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Starting Year 11

I am a 15 year old boy just starting year 11 and I am also starting 3 controlled assessments straight away meaning that I feel the pressure of doing well starts now! Last year, I took 2 exams early I got an A which I am pleased with and a B which is still ok but I would have liked to have achieved an A. Also, in my writing exam for Spanish, last year, I got a B which again is ok but I would have liked to got an A. With this in mind, I am unsure whether to retake those two subjects to try and get an A?

However, if I do retake, it means that I will have 4 more exams than I would have if I didn't decide to retake, over and above the other exams at the end of year 11! This means, that I will have a lot of pressure on me to get the grades I would like meaning that I have added stress making me feel very upset and depressed at times, especially when I should be revising. I would love to retake the other exams and come away from secondary school, knowing I have tried my best but I just don't know whether its worth the added stress and depression?

But also, I have no idea of what I want to do for a job, and I know that I don't need to think about working just yet but I want to at least have an idea so that if and when I go to college, I have chosen courses that are useful to the job I would like to do. It's also more difficult because I only have 1 year until I start college or do an apprenticeship but also, all my friends know what they want to do and I feel like I'm being left behind and need to think of something soon!

Thinking about exams and what I want to do as a job really makes me...I guess, scared because if I make the wrong decision now, it could potentially put me in a bad situation. Overall, it makes me upset and stressed meaning that I don't perform as well at school and at home I just want to be on my own.

I hope you can help

Thanks

Ask Sam

Sam

Hi there,

It’s good to hear from you and I’m glad you’ve got in touch. From what you’ve said it sounds like you’re not totally happy with your exam results and were hoping to do better. Around this time of year lot of people tell me about the mixed feelings they have about their results.

I can hear that resitting is one option for you but there are some important things to think about before you do this. You said that resitting will cause you added stress next year and I wonder if you think this could end up affecting your other results too? It’s really important to talk to your teacher about what they suggest and if they feel resitting is a good idea for you. How much difference would it make to you to have As instead of Bs for the two subjects you’ve mentioned? Don’t forget, for most employers and sixth form colleges, B is still an excellent GCSE grade. Unless there is a very specific reason why you need an A, it’s worth thinking carefully if it’s really worth the extra stress. It’s great to achieve really outstanding results, but your emotional wellbeing is really important too. It’s not helpful to push yourself so hard that you end up burning out.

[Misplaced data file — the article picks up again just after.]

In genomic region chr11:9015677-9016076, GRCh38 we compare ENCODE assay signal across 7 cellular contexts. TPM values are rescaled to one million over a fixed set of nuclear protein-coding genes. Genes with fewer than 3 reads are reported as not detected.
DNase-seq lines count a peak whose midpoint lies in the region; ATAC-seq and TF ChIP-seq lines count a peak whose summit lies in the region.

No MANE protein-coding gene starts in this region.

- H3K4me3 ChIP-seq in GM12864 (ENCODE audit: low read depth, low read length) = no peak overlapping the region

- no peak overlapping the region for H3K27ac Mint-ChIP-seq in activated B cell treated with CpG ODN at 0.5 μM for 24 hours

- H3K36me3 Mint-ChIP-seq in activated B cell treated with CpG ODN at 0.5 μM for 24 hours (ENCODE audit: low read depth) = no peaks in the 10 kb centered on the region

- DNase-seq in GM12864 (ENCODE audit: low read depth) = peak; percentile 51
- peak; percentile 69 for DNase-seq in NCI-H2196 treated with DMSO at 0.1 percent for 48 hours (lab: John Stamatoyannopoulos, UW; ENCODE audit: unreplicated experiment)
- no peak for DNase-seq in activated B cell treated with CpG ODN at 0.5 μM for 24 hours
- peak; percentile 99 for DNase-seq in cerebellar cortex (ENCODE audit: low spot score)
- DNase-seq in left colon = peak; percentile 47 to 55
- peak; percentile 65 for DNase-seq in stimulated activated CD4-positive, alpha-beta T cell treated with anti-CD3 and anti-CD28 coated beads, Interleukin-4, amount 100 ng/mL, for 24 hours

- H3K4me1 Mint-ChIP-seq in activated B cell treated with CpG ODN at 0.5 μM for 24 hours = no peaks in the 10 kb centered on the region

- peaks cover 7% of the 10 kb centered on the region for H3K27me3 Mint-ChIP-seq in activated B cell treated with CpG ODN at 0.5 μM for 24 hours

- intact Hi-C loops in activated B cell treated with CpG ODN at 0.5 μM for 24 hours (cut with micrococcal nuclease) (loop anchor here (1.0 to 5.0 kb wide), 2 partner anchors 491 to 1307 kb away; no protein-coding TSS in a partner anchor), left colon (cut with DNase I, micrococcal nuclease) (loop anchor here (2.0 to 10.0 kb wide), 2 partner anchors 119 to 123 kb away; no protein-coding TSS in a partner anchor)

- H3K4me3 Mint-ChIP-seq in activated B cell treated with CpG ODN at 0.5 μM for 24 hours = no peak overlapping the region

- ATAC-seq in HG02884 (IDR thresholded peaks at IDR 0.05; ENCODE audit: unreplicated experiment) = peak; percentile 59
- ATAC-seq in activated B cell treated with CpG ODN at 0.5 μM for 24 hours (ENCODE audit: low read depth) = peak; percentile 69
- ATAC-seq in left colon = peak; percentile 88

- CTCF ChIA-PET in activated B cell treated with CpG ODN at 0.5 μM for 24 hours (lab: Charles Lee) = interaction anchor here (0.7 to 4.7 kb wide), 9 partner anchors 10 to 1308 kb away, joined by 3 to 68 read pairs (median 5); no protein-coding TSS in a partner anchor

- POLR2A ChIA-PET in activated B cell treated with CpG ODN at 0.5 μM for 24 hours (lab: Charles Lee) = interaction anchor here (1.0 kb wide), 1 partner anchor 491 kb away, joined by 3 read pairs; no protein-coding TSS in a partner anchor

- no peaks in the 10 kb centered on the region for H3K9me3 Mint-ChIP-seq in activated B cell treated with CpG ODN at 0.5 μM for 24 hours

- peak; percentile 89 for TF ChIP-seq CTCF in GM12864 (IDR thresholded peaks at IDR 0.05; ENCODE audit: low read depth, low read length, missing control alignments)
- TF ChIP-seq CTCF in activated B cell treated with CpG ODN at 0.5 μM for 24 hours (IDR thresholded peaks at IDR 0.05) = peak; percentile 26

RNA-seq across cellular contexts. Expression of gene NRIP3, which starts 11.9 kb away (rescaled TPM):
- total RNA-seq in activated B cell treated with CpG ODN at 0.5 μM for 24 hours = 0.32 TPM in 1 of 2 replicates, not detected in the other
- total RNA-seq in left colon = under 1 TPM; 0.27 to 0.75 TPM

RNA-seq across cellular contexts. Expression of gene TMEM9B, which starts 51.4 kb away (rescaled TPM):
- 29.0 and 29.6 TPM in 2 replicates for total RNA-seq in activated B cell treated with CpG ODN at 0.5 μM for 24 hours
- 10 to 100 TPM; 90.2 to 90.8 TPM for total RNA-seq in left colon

Around exam time lots of people think about their future and what job they might want. I want to let you know that it’s not unusual to be feeling unsure about what you want to do. Normally schools and colleges have a careers staff that you might be able to talk about your options with, they would be able to give you advice focused on your results.

Alternatively, the National Careers Service website has a young person’s section that might be helpful for you to look at. There is also information and advice about making decisions in Explore as well as on the message boards. I can hear that you’re really stressed about making the wrong choice now, but none of us can predict the future, so all you can do is make the best decision you can right now. If you’re not happy with your choice, there’s likely to be a chance to change direction later down the line. Plenty of adults will decide to change their careers or do more exams, even if it’s many years since they first left college!

A ChildLine counsellor is also someone you could talk over your feelings with in confidence. You can get in touch with a ChildLine counsellor by email, or by logging on for a 1-2-1 chat (like instant messenger) or calling on 0800 1111, which is free and won’t show up on any bills.

Take care,

Sam

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